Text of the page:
In general, employers can mandate the vaccine in accordance with guidance from the Equal Employment Opportunity Commission (EEOC). “[T]he number one legal consideration when it comes to vaccines are the exemptions allowed for disabilities or religious beliefs”, Alicia said, referring to the requirement that employers grant disability and religious accommodations under Title VII.
Another aspect that employers need to consider is that a mandate could be risky as it may cause resistance and frustration among employees. In the article, Alicia expresses her concern about the prospect of the potential unionization of unhappy employees. “Even if an employer has been told they can do this, any time you have a group of employees who feel strongly about something, such as wearing masks, coming into the office, or vaccinations, you run the risk of them unionizing,” Alicia said. “And from an employer’s perspective, that is among the worst things that can happen.”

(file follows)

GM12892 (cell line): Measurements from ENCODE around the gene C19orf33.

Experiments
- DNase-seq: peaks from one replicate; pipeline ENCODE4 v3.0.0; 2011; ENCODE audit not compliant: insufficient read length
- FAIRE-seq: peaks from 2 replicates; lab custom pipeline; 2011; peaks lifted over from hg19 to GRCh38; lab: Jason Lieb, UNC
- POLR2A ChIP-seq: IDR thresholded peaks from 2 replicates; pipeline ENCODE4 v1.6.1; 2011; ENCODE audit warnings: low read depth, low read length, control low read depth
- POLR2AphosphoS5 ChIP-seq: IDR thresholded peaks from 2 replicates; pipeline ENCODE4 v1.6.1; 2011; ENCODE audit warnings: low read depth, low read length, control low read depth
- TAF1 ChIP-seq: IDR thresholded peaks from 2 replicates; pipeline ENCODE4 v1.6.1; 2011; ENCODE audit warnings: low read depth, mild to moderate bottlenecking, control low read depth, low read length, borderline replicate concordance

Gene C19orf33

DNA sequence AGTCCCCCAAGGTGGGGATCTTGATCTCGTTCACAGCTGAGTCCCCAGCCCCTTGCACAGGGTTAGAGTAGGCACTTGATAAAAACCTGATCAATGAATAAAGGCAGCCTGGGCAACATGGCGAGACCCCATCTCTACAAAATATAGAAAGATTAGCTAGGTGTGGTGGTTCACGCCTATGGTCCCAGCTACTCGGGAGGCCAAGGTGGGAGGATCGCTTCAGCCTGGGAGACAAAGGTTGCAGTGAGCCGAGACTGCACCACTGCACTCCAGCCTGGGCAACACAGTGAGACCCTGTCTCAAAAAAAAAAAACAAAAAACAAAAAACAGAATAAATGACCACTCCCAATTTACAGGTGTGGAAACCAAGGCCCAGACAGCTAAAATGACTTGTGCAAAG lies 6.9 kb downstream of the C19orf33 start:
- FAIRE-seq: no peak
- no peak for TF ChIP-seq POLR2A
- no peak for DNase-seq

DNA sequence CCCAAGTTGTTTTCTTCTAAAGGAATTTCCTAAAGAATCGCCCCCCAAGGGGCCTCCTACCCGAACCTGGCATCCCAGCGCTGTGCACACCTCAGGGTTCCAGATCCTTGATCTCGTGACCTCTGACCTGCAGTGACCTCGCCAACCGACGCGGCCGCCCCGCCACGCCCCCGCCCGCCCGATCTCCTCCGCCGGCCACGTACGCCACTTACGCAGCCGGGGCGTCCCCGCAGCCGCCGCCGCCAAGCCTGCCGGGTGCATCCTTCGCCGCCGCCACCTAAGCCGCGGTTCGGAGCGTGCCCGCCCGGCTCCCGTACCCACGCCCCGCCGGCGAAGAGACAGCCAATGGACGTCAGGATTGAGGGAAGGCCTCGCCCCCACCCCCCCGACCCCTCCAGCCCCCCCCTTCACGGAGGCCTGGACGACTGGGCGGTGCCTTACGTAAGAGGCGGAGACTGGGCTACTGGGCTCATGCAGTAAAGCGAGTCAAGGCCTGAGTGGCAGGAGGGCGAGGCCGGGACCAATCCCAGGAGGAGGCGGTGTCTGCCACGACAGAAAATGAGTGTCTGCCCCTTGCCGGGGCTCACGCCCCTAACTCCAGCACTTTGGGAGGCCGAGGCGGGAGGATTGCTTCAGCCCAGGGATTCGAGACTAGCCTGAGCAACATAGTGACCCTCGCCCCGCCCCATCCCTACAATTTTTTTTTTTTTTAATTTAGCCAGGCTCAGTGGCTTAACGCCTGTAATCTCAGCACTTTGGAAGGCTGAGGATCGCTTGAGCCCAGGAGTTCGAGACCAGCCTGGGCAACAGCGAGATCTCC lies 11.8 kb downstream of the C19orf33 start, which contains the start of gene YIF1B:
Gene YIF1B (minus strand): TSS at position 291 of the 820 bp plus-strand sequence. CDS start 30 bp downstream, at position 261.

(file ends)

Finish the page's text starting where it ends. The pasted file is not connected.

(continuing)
With constantly evolving issues that employers need to consider, Alicia also points out that it is difficult to predict what will happen when a vaccine becomes available.
“If there’s one thing we know about COVID, things change rapidly, so it’s hard to predict what might happen.”
The full article as published in Rhode Island Lawyers Weekly, can be viewed here. (Subscription required)
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